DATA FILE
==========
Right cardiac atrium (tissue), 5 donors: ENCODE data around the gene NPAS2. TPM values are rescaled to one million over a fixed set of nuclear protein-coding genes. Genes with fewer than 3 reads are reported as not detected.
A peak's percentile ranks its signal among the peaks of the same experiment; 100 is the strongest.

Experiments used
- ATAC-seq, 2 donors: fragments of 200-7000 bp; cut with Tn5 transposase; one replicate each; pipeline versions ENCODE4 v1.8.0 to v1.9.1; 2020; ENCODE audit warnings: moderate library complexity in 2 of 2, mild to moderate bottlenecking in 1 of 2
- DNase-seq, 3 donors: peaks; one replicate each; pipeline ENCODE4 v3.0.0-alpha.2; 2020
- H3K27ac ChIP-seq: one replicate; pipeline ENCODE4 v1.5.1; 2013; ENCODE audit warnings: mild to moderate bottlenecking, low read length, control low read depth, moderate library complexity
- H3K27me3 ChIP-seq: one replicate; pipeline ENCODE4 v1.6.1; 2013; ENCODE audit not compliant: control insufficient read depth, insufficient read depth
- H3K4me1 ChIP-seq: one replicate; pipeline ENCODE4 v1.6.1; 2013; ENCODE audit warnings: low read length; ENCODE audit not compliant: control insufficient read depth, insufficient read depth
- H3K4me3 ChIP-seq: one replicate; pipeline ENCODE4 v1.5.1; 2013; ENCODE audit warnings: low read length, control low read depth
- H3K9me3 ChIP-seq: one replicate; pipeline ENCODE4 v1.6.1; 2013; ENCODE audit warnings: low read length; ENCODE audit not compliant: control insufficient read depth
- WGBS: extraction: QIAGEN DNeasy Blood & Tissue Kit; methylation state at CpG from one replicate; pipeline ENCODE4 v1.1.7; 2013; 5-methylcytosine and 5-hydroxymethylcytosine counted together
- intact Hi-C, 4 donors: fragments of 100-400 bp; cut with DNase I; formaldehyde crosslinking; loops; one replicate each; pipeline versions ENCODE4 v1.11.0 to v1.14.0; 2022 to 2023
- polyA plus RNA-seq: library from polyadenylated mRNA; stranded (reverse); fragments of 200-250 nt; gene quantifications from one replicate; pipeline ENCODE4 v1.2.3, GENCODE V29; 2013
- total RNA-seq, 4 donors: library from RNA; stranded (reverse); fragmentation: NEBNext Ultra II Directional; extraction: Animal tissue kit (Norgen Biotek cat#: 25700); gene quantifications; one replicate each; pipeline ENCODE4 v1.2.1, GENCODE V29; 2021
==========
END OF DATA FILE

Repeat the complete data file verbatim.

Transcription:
Right cardiac atrium (tissue), 5 donors: ENCODE data around the gene NPAS2. TPM values are rescaled to one million over a fixed set of nuclear protein-coding genes. Genes with fewer than 3 reads are reported as not detected.
A peak's percentile ranks its signal among the peaks of the same experiment; 100 is the strongest.

Experiments used
- ATAC-seq, 2 donors: fragments of 200-7000 bp; cut with Tn5 transposase; one replicate each; pipeline versions ENCODE4 v1.8.0 to v1.9.1; 2020; ENCODE audit warnings: moderate library complexity in 2 of 2, mild to moderate bottlenecking in 1 of 2
- DNase-seq, 3 donors: peaks; one replicate each; pipeline ENCODE4 v3.0.0-alpha.2; 2020
- H3K27ac ChIP-seq: one replicate; pipeline ENCODE4 v1.5.1; 2013; ENCODE audit warnings: mild to moderate bottlenecking, low read length, control low read depth, moderate library complexity
- H3K27me3 ChIP-seq: one replicate; pipeline ENCODE4 v1.6.1; 2013; ENCODE audit not compliant: control insufficient read depth, insufficient read depth
- H3K4me1 ChIP-seq: one replicate; pipeline ENCODE4 v1.6.1; 2013; ENCODE audit warnings: low read length; ENCODE audit not compliant: control insufficient read depth, insufficient read depth
- H3K4me3 ChIP-seq: one replicate; pipeline ENCODE4 v1.5.1; 2013; ENCODE audit warnings: low read length, control low read depth
- H3K9me3 ChIP-seq: one replicate; pipeline ENCODE4 v1.6.1; 2013; ENCODE audit warnings: low read length; ENCODE audit not compliant: control insufficient read depth
- WGBS: extraction: QIAGEN DNeasy Blood & Tissue Kit; methylation state at CpG from one replicate; pipeline ENCODE4 v1.1.7; 2013; 5-methylcytosine and 5-hydroxymethylcytosine counted together
- intact Hi-C, 4 donors: fragments of 100-400 bp; cut with DNase I; formaldehyde crosslinking; loops; one replicate each; pipeline versions ENCODE4 v1.11.0 to v1.14.0; 2022 to 2023
- polyA plus RNA-seq: library from polyadenylated mRNA; stranded (reverse); fragments of 200-250 nt; gene quantifications from one replicate; pipeline ENCODE4 v1.2.3, GENCODE V29; 2013
- total RNA-seq, 4 donors: library from RNA; stranded (reverse); fragmentation: NEBNext Ultra II Directional; extraction: Animal tissue kit (Norgen Biotek cat#: 25700); gene quantifications; one replicate each; pipeline ENCODE4 v1.2.1, GENCODE V29; 2021